The Life of a Spinner

Manchester, partly because of the opening of the first man made canal, came to epitomise the industrial revolution. The canal helped to bring more trade to Manchester’s burgeoning textile industry,

But the city wasn’t the primary place for the development of textiles.

The textiles were weaved in the north, but spun in the south, and despite the revolution becoming the norm, spinning mills existed until the twentieth century, with the likes of Broadstone Mill being decommissioned in 1959.

broadstone_mill_reddish_-_geograph_org_uk_-_707598

Broadstone Mill, Reddish. Wikimedia Commons.

 

One of the spinners of that particular mill was a Mrs Nell Day, from Gorton, and formerly of Levenshulme and Reddish.

Nell began working in the mill aged fourteen, although she had previously worked in a iron-works, when she was thirteen.

Working at such a young age may surprise some, but children were given the option of leaving school, if they did something called “passing the labour”, and of course, Nell did.

She joined the union at her work, for which she earned five shilling a week for going on strike.

But there was just as much fun and games in the workplace as there is today, perhaps some things you wouldn’t even get away today.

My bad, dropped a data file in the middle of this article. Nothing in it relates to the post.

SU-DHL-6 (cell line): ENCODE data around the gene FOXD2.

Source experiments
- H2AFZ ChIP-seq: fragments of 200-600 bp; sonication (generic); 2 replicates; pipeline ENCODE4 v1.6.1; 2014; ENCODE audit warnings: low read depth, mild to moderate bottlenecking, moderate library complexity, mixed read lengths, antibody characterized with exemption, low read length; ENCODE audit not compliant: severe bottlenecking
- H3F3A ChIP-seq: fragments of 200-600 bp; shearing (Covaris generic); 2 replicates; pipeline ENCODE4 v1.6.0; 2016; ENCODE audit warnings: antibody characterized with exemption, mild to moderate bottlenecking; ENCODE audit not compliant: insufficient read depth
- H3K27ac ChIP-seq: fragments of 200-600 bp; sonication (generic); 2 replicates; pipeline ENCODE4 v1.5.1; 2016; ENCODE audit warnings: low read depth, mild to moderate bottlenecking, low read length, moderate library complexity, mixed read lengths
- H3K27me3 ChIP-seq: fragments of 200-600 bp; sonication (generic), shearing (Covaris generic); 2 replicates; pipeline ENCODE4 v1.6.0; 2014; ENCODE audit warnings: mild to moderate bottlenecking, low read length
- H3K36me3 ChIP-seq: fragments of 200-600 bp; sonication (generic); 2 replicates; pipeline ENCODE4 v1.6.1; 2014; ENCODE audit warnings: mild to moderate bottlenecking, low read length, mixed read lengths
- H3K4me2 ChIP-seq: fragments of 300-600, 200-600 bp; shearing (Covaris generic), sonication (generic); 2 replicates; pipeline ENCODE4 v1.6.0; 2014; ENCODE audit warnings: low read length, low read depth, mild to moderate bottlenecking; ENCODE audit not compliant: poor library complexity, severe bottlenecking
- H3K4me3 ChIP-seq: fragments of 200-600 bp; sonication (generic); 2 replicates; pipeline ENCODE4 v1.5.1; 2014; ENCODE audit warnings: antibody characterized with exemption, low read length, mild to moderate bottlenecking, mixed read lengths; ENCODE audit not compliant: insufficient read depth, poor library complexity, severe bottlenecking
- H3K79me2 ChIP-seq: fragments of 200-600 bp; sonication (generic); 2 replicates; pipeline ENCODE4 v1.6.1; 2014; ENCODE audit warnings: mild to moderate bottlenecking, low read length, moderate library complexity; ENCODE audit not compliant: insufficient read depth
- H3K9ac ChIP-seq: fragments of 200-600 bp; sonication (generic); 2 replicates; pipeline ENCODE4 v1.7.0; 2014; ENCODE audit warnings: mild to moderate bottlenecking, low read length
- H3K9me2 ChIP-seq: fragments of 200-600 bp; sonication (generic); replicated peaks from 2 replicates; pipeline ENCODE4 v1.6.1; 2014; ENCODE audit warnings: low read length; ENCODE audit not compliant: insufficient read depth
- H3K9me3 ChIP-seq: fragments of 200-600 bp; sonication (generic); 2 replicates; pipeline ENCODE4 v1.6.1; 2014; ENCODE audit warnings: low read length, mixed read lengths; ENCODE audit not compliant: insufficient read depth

In this clip, she speaks about how the bobbin-er would sneak away for a nap.

Having worked as a spinner for so long, Nell knew everything there is to know about her trade.

Here she gives a fascinating insight into what her job entailed.

Despite the ongoing suffragette movement, there was still a large discrepancy in pay between men and women.

Men were getting paid, 32 shilling a week, whilst Nell, and the other women had to settle for 12 and six.

In fact when she first started, Nell never even received anything, although she was still learning her trade then.

But even then, she had to hand her money over to her mother, although, she and her other siblings would receive an allowance from it.

Here, Nell speaks about certain aspects of her family life, highlighting her mother’s love for baking, and her stepmother’s relationship with her father.

Belle Vue was once a social hotspot, with a zoo, a pictures, and a ballroom. These days it just has the Showcase and the races, which is a far cry from the social hot spot it used to be.

When she was younger, it gave her the perfect opportunity to go and have fun at night time.

In this clip, Nell speaks about meeting her husband at Belle Vue, and some “courting” techniques.

As time went on, and more jobs became available, Nell, hoped for a better life beyond working in a mill for her children.

This was mainly due to the fact that, at the time of when she was looking for work, there was only three options; the tobacco and iron works, and the spinning mill.

Nell herself, would leave the mill in 1950, going on to work as part of her own business.

By Craig Carroll

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One thought on “The Life of a Spinner

  1. Pingback: The life of Evelyn Briggs | Made in Greater Manchester

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